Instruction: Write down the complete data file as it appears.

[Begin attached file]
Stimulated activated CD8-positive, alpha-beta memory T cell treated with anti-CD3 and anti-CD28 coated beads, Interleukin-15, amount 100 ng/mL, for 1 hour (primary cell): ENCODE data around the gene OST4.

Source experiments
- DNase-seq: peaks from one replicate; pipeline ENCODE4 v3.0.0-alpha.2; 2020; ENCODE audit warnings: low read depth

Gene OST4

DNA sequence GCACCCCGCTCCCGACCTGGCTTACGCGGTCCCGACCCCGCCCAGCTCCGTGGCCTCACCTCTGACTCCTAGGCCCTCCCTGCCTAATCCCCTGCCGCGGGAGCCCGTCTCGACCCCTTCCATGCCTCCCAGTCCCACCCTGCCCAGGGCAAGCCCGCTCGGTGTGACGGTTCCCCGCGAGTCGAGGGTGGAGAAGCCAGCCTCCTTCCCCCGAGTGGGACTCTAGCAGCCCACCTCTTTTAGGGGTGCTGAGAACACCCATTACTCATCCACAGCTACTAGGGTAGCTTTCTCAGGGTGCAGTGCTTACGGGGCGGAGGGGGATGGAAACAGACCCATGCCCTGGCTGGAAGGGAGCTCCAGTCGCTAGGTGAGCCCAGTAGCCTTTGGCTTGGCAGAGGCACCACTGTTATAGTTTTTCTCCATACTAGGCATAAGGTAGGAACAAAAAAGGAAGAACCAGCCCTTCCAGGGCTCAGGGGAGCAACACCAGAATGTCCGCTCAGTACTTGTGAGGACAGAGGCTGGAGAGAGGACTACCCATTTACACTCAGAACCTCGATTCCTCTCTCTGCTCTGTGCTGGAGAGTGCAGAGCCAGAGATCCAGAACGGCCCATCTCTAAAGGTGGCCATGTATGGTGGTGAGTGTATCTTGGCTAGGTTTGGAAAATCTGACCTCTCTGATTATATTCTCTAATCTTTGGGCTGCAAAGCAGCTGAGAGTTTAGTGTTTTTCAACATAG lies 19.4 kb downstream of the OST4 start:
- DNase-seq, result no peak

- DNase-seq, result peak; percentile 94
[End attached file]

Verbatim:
Stimulated activated CD8-positive, alpha-beta memory T cell treated with anti-CD3 and anti-CD28 coated beads, Interleukin-15, amount 100 ng/mL, for 1 hour (primary cell): ENCODE data around the gene OST4.

Source experiments
- DNase-seq: peaks from one replicate; pipeline ENCODE4 v3.0.0-alpha.2; 2020; ENCODE audit warnings: low read depth

Gene OST4

DNA sequence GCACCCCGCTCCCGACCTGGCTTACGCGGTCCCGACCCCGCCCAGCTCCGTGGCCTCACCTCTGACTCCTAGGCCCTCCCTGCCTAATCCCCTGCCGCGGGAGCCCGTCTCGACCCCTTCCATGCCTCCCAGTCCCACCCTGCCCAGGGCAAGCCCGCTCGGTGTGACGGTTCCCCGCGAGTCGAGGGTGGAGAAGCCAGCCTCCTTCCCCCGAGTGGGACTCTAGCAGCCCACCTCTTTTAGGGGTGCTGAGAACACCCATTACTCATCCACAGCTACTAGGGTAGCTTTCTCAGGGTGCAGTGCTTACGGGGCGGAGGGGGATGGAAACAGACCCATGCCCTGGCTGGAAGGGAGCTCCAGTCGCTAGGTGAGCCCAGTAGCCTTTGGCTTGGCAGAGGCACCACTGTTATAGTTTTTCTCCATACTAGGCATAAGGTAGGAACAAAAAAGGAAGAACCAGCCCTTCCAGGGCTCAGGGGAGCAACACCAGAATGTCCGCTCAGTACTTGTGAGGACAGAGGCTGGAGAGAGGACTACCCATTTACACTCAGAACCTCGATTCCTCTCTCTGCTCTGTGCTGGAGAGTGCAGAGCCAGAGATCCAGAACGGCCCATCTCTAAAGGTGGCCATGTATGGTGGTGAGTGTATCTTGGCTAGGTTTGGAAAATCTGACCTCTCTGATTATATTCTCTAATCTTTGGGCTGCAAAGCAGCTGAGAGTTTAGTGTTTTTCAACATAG lies 19.4 kb downstream of the OST4 start:
- DNase-seq, result no peak

- DNase-seq, result peak; percentile 94